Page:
Contracts governed by Norwegian law are interpreted in light of a number of elements in addition to the contract text itself. Make sure that your contracts are legal and enforceable in Norway.
Valid contracts and other legal documents form the basis of every business.
Reviewing a contract on behalf of your business can be a complex task. Not only can the documents be extensive, full of legalese and relate to unfamiliar subject matters, there is also the added pressure of not wanting to miss anything important that may leave your business compromised at the end of the day.
International contract law
Basic contract law is in many ways based on similar principles in several countries. You will find many of the same ideas, reasons for the different clauses and solutions to problems under different legislations around the world.
For this reason, international contract law may seem easy or at least familiar. It can give a great feeling of being part of the same “family” when doing business abroad with a lawyer from the other side of the world.
Differences between Common law and Norwegian law
But there are always differences to be aware of and these differences may be of great importance when your company is doing business in a foreign country like Norway for instance. Norwegian law is in many material respects based on Scandinavian law principles and differs from Common law.
One of the main differences between Norwegian law and foreign legislation is that you may have a binding contract before the contract is even signed by the parties. Under Norwegian law a contract is considered to be concluded when an offer and an acceptance are concurrent. Many people believe that a binding agreement requires both parties’ signature to be valid and enforceable, but in contract law there is a basic principle of freedom of form, and an oral agreement is as binding as a written one.
When can the parties be bound by a contract which is not yet signed?
The Supreme Court has, in several decisions, assumed that a binding agreement has come into being when the parties' behaviour provides "reasonable grounds for believing" that the other is committed and the "essential points of the agreement have been clarified".
Another main difference derived from the two different legal doctrines is that where the Common law relies mostly on the explicit contract text, a contract governed by Norwegian law is interpreted in light of a number of additional elements, not only the contract text itself. In such a situation it can do a major difference to seek advice from a local lawyer for the purpose of contract review and negotiation. The local lawyer can point out to you and your company the contract standards to be aware of under Norwegian law and which clauses that are mandatory.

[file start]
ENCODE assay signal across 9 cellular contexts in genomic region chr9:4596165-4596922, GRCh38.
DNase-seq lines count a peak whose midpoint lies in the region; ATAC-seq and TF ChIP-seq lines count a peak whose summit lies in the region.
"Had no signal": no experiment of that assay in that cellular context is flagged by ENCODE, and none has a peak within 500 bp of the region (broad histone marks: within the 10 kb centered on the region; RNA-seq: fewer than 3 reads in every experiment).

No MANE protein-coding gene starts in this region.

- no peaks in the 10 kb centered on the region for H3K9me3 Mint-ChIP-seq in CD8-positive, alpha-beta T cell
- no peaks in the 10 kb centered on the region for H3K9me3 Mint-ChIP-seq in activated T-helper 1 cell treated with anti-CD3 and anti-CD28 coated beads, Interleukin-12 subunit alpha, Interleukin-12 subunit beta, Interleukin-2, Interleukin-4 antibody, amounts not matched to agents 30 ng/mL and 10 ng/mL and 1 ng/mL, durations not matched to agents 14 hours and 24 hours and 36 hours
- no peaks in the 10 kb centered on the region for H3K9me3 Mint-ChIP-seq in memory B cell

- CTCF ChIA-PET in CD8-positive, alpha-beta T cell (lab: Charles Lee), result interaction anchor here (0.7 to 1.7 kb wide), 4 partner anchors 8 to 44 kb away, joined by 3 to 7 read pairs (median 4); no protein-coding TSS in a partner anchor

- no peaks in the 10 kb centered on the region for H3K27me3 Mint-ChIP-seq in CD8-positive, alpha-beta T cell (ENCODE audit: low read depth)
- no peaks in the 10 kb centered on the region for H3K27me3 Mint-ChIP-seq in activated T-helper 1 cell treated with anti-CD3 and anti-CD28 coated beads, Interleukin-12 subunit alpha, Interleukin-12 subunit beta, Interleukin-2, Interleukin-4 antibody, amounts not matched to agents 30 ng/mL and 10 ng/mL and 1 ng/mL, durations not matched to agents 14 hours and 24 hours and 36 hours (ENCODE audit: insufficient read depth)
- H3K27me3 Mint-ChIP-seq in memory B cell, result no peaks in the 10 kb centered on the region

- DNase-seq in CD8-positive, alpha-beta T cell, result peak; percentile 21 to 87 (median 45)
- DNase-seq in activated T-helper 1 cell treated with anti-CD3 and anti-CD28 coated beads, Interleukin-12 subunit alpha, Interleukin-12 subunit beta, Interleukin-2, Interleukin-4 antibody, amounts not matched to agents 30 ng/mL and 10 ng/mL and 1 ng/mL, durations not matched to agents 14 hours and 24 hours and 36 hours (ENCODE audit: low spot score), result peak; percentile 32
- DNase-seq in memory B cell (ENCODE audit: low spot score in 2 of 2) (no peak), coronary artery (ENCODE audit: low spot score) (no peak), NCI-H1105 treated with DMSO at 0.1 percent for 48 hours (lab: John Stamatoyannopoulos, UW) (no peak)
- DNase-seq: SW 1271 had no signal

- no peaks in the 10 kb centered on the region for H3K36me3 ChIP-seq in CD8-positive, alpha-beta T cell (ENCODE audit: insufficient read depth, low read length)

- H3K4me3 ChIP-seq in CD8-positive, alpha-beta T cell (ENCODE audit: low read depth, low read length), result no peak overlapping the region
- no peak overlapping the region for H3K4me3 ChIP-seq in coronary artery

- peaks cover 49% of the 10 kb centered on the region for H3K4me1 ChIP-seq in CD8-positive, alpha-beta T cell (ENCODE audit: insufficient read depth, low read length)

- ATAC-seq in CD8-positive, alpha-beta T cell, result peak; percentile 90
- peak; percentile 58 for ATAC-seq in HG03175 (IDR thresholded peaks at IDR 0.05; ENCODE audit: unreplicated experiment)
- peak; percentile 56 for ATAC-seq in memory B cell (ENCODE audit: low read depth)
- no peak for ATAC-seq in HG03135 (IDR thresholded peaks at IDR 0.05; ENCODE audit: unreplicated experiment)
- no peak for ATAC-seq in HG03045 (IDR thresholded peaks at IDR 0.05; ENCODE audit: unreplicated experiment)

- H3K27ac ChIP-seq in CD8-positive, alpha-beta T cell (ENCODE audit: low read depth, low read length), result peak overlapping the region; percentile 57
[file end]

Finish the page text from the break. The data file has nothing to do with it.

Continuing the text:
Be in line with local laws
In most respects, there is freedom to contract and the parties will have great flexibility in formulating the contract. However, a number of local laws have mandatory provisions, which needs to be observed when drafting a contract in order to make the contract legal and enforceable. It is hence of vital importance to propose, negotiate and finally sign an agreement in line with local laws in the country were business will be executed.
To understand the implications and the correct interpretation of a particular contract clause, the first place to look for the answer is of course the contract text itself. If no response can be found the parties must look into other elements such as:
- the purpose of the clause
- the history behind it
- the drafts exchanged during negotiations and how the clauses have been practised
- the way the parties have acted and agreed before related to such issue and
- the standard practice in the market where they operate.
In addition, the background law and relevant case law will be of relevance. Hence there are several sources to assess in order to do a thorough contract review.
Speaking of background law; when a contract has an international character, it is potentially subject to several countries' legal systems. There is a need to make a choice of law. Under Norwegian law the parties take the decision themselves (freedom to contract). In the event the parties have not decided upon the choice of law, the decision will be the as follows:
- contract law: residence of the real debtor
- compensation law: the place of injury
- real estate law: the location of the property
- company law: the company's place of foundation.
In practice, it's highly unlikely that many of the possible risks you encounter in a contract will materialise. Our approach to contract drafting and negotiating contracts is always to focus on your commercial interests, mitigate the commercially important risk and of course ensure that the contract is legal and enforceable.